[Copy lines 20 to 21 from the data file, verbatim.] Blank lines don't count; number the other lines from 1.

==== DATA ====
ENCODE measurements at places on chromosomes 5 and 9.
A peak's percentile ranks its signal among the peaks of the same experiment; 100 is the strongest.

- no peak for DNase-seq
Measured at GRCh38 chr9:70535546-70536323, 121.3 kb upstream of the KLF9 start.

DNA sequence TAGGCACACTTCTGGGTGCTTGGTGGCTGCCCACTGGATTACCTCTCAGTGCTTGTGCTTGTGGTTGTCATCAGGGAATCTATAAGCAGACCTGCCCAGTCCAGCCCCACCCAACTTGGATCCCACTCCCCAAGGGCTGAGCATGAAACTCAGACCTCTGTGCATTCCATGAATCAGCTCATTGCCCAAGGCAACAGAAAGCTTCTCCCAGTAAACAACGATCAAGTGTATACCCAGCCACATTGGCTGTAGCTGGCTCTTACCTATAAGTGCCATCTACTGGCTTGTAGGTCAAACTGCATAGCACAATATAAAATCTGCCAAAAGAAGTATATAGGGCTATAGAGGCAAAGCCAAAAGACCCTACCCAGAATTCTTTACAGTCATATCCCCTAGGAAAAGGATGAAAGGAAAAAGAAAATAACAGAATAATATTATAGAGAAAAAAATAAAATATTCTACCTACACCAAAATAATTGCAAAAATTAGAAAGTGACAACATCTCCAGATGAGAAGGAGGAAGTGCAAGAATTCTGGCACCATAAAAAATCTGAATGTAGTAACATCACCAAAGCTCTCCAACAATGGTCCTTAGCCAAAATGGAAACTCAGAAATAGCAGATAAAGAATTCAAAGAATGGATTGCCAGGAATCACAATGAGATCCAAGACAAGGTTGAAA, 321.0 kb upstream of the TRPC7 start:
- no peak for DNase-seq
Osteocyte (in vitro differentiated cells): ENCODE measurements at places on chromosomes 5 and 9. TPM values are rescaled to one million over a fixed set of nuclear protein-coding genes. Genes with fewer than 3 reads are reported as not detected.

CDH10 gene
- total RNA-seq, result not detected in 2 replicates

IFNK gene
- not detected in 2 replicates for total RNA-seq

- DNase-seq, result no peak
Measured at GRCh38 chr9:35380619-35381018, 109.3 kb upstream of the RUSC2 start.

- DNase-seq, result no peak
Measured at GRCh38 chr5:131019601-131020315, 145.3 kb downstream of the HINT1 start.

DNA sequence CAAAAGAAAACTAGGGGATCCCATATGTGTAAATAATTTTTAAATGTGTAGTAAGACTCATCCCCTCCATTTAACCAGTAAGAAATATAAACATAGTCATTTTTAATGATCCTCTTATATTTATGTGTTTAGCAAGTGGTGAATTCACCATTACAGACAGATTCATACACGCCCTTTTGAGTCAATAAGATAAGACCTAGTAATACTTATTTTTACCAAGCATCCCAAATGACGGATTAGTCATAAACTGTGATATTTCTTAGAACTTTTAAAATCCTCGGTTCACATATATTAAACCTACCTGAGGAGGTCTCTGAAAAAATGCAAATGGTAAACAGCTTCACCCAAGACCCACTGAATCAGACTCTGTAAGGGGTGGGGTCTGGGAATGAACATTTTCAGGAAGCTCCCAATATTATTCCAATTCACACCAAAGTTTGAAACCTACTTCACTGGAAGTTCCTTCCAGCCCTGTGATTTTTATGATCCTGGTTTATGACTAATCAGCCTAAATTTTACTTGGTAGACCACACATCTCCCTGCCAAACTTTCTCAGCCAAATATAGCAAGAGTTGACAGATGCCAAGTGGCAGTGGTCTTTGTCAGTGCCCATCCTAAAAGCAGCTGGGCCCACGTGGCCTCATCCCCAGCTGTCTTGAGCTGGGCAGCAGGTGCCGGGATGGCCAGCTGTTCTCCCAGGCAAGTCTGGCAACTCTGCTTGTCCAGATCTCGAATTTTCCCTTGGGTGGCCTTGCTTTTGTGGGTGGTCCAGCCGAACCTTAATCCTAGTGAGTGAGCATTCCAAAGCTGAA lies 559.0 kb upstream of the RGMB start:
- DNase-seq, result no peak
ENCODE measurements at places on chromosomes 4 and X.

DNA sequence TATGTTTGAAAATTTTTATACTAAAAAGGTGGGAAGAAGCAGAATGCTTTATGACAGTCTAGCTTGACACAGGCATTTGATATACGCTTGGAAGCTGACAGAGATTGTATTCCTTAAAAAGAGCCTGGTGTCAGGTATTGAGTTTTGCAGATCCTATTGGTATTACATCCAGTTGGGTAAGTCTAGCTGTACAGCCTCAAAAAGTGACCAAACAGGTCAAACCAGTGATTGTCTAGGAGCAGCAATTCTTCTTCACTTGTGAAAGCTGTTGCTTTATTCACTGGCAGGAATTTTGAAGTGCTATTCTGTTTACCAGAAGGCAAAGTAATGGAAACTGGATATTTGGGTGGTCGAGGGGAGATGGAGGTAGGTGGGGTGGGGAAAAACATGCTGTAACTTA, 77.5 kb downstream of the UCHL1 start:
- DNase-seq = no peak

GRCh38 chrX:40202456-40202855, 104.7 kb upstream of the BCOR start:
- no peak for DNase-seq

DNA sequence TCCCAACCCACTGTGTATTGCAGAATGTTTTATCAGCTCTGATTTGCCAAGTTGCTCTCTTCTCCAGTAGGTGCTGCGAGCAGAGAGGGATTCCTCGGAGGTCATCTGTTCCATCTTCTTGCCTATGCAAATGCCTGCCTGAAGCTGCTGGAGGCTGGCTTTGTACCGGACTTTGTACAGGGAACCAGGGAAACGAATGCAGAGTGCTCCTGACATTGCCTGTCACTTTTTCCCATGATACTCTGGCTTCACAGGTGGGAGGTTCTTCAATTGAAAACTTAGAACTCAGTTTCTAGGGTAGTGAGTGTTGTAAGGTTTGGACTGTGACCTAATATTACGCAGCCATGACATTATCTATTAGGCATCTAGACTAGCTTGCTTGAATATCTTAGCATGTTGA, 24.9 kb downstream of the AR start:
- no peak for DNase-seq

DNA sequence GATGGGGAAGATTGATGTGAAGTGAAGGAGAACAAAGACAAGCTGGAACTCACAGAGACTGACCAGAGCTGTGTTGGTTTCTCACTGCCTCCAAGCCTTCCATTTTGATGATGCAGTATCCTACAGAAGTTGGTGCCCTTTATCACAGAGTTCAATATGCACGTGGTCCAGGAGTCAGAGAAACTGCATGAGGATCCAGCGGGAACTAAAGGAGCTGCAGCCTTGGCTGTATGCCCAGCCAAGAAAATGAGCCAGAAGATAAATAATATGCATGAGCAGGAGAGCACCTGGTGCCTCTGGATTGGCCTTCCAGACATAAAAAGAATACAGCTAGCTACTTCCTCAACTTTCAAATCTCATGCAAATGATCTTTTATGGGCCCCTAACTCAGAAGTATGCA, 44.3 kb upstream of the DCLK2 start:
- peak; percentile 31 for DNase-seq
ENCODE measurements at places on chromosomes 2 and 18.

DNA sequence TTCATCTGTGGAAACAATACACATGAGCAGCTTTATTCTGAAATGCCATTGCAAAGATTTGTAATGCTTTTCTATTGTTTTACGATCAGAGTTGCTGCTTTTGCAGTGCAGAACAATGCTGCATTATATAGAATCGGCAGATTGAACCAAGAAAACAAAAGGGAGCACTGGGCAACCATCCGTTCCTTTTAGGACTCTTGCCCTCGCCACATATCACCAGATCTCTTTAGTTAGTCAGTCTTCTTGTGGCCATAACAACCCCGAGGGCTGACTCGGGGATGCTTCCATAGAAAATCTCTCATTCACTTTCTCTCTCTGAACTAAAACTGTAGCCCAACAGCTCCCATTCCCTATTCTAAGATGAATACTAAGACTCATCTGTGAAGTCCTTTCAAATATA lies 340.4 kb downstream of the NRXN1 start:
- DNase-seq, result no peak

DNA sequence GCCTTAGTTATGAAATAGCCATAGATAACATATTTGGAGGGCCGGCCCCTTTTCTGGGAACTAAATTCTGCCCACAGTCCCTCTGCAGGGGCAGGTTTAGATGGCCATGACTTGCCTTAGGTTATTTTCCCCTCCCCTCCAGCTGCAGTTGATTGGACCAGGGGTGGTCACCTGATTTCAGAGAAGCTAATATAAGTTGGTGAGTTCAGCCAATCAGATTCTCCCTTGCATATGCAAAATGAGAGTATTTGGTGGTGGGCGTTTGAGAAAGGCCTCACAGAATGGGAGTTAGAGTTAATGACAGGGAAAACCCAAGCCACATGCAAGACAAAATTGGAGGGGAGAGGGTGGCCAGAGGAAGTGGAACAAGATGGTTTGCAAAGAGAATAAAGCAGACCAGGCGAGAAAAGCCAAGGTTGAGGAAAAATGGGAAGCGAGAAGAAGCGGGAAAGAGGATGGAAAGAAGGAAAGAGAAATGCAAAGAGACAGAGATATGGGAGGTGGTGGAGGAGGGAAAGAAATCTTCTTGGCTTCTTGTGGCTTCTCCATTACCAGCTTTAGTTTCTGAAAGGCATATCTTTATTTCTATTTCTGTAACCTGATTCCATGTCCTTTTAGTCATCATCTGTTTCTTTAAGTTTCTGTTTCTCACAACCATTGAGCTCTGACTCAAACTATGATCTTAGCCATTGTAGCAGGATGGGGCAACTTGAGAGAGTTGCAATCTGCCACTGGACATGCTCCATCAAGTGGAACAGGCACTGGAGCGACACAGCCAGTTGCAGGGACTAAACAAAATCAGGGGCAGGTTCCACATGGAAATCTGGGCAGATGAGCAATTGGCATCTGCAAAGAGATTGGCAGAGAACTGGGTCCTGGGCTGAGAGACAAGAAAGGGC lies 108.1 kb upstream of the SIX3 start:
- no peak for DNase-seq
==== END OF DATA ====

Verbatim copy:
- DNase-seq = no peak

GRCh38 chrX:40202456-40202855, 104.7 kb upstream of the BCOR start: